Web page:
The Archive

Digital Archive brought to you
by JPMorgan Chase & Co.

Search results for:
"Connecticut (CT)"

"Race Hate and Divisiveness"

This newspaper clipping depicts Dr. King's decision to move the civil rights movement up north as "one of grave peril to everyone concerned." The author believes that the defiance of the law could cause disaster for the Negro cause.

Letter from Thomas H. Henderson to Rev. Wyatt T. Walker

Tuesday, February 20, 1962
Richmond, VA

Thomas Henderson, president of Virginia Union University, instructs Reverend Wyatt T. Walker to provide Dr. King with the check from the office of Mr. C. C. Grant.

Letter of Condolence from Anny Elston

Saturday, April 6, 1968
New York (NY)

73 year old widow Amy Elston, who makes contributions sparingly to the SCLC, is deeply impacted in her philanthropy in the wake of Dr. King's death and decides to send this letter, along with a contribution, to the SCLC to show her support in the advancement of the actualization of Dr. King's dreams.

New York Amsterdam News: Our New President

Friday, December 27, 1963
Texas (TX), Alabama (AL)

Dr. King opens his statement on Lyndon B. Johnson, the new president of the United States, and how the tenure of his presidency began with adversity. Due to the elected southern president, the nation questions the possible improvement of the Negro community. Dr. King asserts that President Johnson's record on civil rights is astounding and his "southern-ness" will provide him with a better understanding of the Negro's plight. Dr. King further details the perceptions, actions, and works of President Johnson's efforts in the civil rights movement.

Letter from Sue Jane Mitchell Smock to MLK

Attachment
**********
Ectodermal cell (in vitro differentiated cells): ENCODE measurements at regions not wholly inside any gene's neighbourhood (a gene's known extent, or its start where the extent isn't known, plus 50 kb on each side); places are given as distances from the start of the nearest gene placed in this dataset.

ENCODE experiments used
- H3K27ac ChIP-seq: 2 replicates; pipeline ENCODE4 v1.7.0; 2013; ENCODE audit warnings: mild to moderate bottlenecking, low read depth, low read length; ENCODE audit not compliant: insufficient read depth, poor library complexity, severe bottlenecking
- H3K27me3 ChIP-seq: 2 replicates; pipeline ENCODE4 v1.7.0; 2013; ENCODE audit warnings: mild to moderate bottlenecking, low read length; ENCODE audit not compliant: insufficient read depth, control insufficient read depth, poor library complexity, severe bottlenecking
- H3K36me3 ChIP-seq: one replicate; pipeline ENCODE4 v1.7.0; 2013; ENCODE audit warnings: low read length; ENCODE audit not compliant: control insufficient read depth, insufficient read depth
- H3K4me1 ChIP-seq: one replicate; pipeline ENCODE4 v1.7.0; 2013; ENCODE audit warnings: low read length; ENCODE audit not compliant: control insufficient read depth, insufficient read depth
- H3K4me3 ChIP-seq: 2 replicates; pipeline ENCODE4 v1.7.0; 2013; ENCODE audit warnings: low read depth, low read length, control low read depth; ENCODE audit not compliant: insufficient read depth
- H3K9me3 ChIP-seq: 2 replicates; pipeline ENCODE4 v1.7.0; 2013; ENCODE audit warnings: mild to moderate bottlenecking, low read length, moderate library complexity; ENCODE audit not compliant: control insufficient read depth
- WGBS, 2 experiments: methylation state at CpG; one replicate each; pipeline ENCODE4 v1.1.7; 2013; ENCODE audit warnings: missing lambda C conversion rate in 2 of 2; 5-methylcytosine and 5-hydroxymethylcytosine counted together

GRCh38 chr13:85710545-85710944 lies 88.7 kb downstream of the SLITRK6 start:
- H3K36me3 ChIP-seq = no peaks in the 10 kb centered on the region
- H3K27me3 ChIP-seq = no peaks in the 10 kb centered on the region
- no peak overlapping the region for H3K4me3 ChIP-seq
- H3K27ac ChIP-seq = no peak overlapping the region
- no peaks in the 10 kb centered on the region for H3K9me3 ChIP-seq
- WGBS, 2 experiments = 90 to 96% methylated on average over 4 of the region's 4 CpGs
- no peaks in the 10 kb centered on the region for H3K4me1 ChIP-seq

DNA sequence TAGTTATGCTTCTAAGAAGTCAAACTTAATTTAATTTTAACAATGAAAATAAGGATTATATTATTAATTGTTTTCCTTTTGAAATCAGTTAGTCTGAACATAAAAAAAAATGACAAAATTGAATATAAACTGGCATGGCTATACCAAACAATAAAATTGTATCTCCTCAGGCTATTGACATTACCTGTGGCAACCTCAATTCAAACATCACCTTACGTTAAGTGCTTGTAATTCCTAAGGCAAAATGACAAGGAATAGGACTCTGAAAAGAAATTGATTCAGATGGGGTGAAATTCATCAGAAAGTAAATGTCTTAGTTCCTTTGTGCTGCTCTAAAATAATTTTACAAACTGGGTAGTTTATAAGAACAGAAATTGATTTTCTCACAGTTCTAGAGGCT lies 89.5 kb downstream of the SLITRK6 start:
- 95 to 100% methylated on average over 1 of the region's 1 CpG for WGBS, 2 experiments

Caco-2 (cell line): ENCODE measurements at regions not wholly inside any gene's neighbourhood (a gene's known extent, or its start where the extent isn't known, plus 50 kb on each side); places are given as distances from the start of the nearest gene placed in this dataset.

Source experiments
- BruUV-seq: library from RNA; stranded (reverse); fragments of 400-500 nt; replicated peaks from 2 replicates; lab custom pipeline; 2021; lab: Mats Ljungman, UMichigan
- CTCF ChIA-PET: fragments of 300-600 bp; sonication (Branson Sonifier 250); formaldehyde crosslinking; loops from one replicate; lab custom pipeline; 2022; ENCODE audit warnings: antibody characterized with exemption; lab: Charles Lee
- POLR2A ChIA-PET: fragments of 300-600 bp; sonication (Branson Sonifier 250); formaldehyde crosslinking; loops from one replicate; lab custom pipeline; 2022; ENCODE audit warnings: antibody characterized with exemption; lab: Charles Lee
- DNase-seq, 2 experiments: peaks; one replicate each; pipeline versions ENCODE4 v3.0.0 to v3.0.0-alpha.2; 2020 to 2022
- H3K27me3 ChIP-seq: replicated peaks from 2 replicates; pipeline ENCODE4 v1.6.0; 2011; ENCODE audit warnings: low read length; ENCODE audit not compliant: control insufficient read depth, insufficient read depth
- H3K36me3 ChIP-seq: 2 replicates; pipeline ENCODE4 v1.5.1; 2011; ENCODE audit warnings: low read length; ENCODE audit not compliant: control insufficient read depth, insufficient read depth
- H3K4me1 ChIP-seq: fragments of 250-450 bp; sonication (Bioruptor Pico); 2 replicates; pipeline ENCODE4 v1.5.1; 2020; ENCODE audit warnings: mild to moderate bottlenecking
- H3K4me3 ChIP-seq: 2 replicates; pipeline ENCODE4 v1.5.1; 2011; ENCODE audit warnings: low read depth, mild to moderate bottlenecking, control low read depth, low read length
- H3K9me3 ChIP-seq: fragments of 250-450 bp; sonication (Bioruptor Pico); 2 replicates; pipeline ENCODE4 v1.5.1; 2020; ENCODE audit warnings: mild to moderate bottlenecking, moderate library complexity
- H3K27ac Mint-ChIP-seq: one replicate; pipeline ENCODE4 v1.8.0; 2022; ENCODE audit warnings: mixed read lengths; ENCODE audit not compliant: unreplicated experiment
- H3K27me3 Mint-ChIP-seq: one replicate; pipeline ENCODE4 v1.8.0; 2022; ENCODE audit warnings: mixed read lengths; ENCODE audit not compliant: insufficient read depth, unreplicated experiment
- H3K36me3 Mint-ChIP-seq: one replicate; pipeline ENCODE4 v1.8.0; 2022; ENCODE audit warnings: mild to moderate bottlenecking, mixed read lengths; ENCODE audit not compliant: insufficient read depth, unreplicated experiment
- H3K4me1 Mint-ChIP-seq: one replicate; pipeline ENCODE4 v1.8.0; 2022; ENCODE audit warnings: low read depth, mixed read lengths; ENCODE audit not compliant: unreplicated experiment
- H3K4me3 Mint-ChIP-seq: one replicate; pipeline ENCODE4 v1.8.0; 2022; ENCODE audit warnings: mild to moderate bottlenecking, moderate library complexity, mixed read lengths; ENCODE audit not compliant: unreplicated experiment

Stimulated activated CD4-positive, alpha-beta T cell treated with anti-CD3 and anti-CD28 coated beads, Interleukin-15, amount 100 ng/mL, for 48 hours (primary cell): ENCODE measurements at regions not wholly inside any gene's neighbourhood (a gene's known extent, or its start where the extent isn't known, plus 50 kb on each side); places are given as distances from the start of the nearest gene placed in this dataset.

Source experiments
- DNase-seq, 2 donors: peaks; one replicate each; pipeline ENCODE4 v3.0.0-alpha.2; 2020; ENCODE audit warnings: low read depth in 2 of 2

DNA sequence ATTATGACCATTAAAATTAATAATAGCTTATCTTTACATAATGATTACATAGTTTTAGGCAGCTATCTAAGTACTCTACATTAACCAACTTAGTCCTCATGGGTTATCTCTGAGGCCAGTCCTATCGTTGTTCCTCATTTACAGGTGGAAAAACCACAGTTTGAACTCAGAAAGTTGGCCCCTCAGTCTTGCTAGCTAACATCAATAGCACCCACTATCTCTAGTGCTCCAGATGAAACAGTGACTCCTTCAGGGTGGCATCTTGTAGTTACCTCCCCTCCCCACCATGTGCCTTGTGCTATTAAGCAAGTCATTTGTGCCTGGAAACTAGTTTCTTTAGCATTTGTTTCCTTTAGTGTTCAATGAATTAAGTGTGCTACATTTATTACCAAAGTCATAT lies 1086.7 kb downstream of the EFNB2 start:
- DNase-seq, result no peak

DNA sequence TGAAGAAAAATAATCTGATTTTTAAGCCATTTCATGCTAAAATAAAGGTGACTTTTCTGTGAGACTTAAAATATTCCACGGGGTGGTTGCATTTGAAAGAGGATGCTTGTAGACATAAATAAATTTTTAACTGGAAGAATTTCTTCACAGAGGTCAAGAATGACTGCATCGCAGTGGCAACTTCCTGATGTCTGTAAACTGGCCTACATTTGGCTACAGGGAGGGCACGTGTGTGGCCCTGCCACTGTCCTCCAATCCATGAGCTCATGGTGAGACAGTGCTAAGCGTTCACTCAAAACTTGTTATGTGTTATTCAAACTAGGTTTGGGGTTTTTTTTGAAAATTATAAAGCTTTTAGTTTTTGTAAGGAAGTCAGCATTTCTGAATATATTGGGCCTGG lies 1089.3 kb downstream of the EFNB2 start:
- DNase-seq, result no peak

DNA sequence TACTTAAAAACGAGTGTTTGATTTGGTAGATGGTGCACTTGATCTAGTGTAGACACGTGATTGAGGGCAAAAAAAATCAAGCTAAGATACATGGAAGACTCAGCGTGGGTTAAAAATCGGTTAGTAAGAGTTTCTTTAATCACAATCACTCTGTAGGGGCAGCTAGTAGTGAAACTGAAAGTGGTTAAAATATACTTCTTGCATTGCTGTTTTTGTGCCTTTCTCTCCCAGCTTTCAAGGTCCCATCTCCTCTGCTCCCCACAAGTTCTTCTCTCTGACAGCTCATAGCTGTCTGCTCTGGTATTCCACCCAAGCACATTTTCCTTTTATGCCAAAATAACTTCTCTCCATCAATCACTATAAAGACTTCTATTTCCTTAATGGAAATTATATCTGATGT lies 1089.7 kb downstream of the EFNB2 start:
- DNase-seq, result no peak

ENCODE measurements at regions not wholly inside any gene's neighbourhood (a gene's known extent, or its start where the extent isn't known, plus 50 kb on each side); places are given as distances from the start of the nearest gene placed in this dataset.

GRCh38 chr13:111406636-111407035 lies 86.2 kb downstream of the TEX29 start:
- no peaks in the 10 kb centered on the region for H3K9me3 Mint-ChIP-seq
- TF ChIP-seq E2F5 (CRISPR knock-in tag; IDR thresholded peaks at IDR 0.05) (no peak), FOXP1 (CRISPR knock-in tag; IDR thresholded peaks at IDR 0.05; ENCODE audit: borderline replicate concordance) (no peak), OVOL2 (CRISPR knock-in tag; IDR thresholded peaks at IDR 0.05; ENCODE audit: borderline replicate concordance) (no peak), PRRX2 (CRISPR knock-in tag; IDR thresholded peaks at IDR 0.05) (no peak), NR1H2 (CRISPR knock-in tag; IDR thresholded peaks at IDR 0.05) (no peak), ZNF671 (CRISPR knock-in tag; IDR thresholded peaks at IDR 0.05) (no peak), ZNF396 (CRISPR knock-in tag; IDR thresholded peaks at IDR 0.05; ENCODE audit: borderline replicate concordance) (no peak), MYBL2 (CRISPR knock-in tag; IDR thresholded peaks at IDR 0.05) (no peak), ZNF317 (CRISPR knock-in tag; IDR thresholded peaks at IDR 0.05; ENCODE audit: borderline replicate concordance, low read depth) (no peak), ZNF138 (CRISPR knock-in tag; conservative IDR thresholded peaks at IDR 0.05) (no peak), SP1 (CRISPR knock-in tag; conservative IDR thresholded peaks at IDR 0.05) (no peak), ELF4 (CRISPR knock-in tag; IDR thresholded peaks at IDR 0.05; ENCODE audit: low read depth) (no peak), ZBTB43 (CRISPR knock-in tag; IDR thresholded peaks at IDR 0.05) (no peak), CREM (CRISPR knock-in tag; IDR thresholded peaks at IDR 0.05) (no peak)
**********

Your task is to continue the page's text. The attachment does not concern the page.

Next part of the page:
Wednesday, January 27, 1965
NIGERIA, New York (NY)

Mrs. Smock writes to Dr. King a "note of appreciation" regarding the Nobel Peace Prize and her artwork. A 1964 issue of Time Magazine featured a photograph of Dr. King's living room which displayed a "woodcut print" of Mrs. Smock's work. She also invites Dr. and Mrs. King to a future exhibition in Atlanta.

Letter from Jack Hopkins to Senator Morse

Saturday, May 6, 1967

In a letter to Senator Wayne L. Morse, Jack Hopkins addresses his personal issues with the United States. He begins with a discussion of the conflict in Vietnam, and believes the United States is handling it poorly. He then expresses his feelings on the Jewish race and the establishment of a Jewish nation. He concludes his letter saying that the United States never tries to solve problems; rather it creates the foundation for a new war.

Letter from Dora McDonald to Pearl Goodwin

Monday, October 19, 1964
New York, NY, New York (NY)

In response to a previous request, Dora McDonald informs Pearl Goodwin that Dr. King will be unable to provide a commentary for her book "A Book of Commentary." She mentions that the request cannot be fulfilled due to Dr. King's chaotic speaking schedule.

Letter from MLK to Mother F. McMullen

Wednesday, October 23, 1963
Massachusetts (MA), Birmingham, AL, Philadelphia, PA

Dr. King thanks Mother F. McMullen for her kind letter. Dr. King explains their goals and commitment to nonviolence in seeking brotherhood in America. He encloses a copy of his "Letter from Birmingham Jail" and expresses his appreciation for her support.

Letters from Ambassadors


Dr. King notes the letters that he has received from several Ambassadors. He also notes the confirmed appointments with the Ambassadors.

Telegram from John Barber and Rev. L. C. Filer to MLK

Albany, GA, Connecticut (CT)

John Barber, President of the New Haven Branch of the NAACP, sends his support to Dr. King while he serves time in Albany County Jail. Barber expresses sympathetic concern and promises to register financial support soon.


Dr. King cites a quote concerning "war" from Oswald Spengler's "The Return of the Caesars," an article featured in The American Mercury.

Chicago Daily News: Operation Breadbasket

Monday, August 8, 1966
Chicago, IL

The Chicago Daily News posts an article highlighting Operation Breadbaskets success in opening up two hundred and twenty four jobs in Chicago's dairy industry for Negroes.

Unsigned Memo to Arthur Shores

Monday, November 6, 1967
Birmingham, AL

In this memo to Mr. Shores, the author wants to get an update status on eight clients that served sentences in Birmingham for parading without a permit. Dr. King was sent a copy of the memo.

Existentialism Defined

Dr. King provides a descriptive definition of the word Existentialism, based in part on the works of Russian religious and philosophical leader Nikolai Berdyaev.

MLK's Statement on Church Bombing in Leesburg, GA

Wednesday, August 15, 1962